This work is supported by the National Natural Science Foundation of China (31670853), the Natural Science Foundation of Jiangsu Province (BK20190053), the Medical Science Program of Jiangsu Province (H2019002), the Talent Engineering Project of Jiangsu Province (BRA2018393), the Science and Technology Project of Jiangsu Province (BE2019672), the Suzhou Clinical Medicine Expert Project (GSWS2019015), the Science and Technology Program of Suzhou (SYS2018067), and the Postgraduate Research & Practice Innovation Program of Jiangsu Province (KYCX20_2725).
Conflict of Interest
The authors declare that the research was conducted in the absence of any commercial or financial relationships that could be construed as a potential conflict of interest.
All claims expressed in this article are solely those of the authors and do not necessarily represent those of their affiliated organizations, or those of the publisher, the editors and the reviewers. Any product that may be evaluated in this article, or claim that may be made by its manufacturer, is not guaranteed or endorsed by the publisher.
The Supplementary Material for this article can be found online at: https://www.frontiersin.org/articles/10.3389/fimmu.2022.802690/full#supplementary-material
CBA, Cytometric bead array; DCs, Dendritic cells; HCs, Healthy controls; FBS, fetal bovine serum HLA-DR, Human leucocyte antigen-DR; IVIG, intravenous immunoglobulin; IL, Interleukin; IFN-γ, Interferon-γ; KD, Kawasaki disease; mDCs, myeloid dendritic cells; pDCs, plasmacytoid dendritic cells; MFI, Mean fluorescence intensity; NLR, neutrophil to lymphocyte ratio; PD-1, Programmed cell death 1; PMA, phorbol myristate acetate; TIM-3, T-cell immunoglobulin and mucin domain 3; Th, T helper; TIGIT, T-cell immunoglobulin and ITIM domain; TNF-α, Tumor necrosis factor-α; 7-AAD, 7-aminoactinomycin D.
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Keywords: Kawasaki disease, intravenous immunoglobulin, dendritic cells, CD4+ T cells, immune disorders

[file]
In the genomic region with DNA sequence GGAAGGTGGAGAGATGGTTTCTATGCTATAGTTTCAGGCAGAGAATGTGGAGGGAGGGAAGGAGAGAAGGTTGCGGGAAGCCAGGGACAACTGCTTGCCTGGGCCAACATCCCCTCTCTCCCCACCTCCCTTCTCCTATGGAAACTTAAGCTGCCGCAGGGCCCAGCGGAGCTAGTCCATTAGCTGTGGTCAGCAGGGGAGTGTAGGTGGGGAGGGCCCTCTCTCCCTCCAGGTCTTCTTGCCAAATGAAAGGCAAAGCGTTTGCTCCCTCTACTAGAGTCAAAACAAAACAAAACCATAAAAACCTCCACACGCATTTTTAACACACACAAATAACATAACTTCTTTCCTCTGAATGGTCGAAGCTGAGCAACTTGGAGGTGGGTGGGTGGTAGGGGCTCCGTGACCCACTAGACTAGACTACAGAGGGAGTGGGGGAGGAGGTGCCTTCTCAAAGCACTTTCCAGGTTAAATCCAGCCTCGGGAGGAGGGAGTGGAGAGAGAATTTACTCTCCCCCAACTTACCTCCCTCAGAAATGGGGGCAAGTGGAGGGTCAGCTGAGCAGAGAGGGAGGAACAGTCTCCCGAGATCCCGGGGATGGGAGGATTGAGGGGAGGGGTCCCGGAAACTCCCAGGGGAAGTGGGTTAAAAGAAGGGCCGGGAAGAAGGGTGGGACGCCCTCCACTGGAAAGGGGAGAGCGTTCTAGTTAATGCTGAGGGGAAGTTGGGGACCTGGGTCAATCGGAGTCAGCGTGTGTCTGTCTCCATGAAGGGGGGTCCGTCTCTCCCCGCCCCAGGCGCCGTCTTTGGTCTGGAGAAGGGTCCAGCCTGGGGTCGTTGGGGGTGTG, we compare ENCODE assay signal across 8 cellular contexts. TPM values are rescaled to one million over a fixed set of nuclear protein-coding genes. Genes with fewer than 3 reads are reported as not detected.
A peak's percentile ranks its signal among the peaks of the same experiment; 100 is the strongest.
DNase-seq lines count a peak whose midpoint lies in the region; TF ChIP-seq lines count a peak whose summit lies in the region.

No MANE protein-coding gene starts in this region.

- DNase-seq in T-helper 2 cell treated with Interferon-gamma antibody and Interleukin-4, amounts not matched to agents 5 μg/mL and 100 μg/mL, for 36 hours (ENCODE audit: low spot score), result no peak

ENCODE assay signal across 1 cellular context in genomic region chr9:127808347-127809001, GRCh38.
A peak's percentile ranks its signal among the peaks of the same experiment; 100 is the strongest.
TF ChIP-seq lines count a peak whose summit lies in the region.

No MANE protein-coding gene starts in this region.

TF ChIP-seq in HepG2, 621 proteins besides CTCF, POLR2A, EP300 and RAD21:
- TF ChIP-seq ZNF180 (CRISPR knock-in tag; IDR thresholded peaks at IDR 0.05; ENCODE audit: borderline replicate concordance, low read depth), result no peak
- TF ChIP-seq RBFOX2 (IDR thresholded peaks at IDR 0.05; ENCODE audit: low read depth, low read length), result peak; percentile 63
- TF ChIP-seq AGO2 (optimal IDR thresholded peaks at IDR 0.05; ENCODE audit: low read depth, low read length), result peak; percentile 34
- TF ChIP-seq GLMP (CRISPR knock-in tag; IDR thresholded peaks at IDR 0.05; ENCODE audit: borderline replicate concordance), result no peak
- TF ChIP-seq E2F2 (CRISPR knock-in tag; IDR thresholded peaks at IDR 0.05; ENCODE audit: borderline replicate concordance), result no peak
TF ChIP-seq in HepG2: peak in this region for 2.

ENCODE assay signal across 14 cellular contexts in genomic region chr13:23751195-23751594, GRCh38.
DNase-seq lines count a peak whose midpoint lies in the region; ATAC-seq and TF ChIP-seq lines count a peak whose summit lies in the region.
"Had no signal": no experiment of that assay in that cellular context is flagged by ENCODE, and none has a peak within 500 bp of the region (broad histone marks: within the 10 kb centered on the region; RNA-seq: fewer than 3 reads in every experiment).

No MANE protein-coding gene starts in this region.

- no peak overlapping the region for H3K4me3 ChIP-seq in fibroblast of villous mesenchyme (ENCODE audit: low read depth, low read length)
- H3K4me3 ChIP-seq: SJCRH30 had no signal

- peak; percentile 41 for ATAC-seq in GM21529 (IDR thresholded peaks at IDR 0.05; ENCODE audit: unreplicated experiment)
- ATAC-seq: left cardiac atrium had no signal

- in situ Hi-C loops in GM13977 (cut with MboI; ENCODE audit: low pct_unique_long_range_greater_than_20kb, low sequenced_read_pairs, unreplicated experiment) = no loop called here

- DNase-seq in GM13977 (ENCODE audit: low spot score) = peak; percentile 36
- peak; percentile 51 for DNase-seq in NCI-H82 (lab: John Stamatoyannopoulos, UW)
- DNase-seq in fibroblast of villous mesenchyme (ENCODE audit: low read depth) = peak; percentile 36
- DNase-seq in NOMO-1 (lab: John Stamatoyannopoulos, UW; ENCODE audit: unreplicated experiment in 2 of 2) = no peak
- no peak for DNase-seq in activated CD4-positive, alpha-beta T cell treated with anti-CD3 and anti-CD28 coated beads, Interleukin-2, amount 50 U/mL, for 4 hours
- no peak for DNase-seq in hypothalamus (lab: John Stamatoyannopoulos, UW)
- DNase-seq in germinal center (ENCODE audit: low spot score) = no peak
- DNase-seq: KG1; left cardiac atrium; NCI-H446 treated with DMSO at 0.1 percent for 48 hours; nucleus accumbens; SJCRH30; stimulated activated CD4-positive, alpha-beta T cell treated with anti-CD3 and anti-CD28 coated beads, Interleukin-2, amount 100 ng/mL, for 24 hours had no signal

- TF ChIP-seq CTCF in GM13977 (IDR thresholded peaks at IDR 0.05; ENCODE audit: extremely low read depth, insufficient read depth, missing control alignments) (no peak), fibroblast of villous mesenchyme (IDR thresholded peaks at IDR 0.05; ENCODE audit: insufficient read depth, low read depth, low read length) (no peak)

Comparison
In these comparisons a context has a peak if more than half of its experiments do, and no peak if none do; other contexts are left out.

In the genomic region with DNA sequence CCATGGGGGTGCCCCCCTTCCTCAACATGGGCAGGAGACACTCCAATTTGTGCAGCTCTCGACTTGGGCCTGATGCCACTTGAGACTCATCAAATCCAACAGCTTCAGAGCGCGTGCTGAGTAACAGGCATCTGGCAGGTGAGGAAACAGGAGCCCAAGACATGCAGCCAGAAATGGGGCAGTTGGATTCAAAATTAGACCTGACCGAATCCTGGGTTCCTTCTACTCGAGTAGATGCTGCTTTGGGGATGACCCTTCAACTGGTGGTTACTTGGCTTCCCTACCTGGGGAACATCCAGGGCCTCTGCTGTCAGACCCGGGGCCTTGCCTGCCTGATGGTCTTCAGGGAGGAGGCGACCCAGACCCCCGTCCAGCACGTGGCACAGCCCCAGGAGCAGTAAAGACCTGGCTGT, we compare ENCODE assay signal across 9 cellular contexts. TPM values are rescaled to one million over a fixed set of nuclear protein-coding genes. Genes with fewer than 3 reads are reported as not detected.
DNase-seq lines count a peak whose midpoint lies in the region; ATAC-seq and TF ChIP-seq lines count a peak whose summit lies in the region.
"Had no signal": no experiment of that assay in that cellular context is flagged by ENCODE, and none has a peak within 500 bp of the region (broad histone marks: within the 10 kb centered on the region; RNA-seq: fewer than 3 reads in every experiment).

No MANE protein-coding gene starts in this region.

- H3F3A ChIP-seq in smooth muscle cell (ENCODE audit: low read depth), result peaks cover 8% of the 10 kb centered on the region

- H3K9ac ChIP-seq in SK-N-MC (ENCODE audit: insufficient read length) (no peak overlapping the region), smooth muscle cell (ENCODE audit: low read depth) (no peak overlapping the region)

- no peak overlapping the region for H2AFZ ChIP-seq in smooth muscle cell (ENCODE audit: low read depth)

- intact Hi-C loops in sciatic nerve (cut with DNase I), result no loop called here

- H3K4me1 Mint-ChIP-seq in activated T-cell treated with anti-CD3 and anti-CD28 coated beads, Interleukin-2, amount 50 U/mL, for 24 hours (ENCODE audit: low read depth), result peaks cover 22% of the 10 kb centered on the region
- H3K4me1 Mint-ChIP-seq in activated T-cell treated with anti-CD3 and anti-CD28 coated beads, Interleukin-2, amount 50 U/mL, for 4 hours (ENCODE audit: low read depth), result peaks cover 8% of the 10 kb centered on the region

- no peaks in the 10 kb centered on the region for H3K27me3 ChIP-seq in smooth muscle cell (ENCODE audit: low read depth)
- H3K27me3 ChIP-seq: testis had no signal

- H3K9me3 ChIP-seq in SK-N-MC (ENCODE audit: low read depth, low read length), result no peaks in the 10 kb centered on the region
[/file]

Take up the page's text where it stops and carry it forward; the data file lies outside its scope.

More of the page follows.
Citation: Wang N, Chen Z, Zhang F, Zhang Q, Sun L, Lv H, Wang B, Shen J, Zhou X, Chen F, Zhang B, Meng L, Zhou H, Bai Z and Huang J (2022) Intravenous Immunoglobulin Therapy Restores the Quantity and Phenotype of Circulating Dendritic Cells and CD4+ T Cells in Children With Acute Kawasaki Disease. Front. Immunol. 13:802690. doi: 10.3389/fimmu.2022.802690
Received: 27 October 2021; Accepted: 13 January 2022;
Published: 10 February 2022.
Edited by:Luis C. Anton, Spanish National Research Council (CSIC), Spain
Reviewed by:Hiroyuki Wakiguchi, Yamaguchi University, Japan
Marco Antonio Yamazaki-Nakashimada, National Institute of Pediatrics (Mexico), Mexico
Janusz Ksiazyk, Children’s Memorial Health Institute (IPCZD), Poland
Copyright © 2022 Wang, Chen, Zhang, Zhang, Sun, Lv, Wang, Shen, Zhou, Chen, Zhang, Meng, Zhou, Bai and Huang. This is an open-access article distributed under the terms of the Creative Commons Attribution License (CC BY). The use, distribution or reproduction in other forums is permitted, provided the original author(s) and the copyright owner(s) are credited and that the original publication in this journal is cited, in accordance with accepted academic practice. No use, distribution or reproduction is permitted which does not comply with these terms.
*Correspondence: Jie Huang, firstname.lastname@example.org
†These authors have contributed equally to this work and share first authorship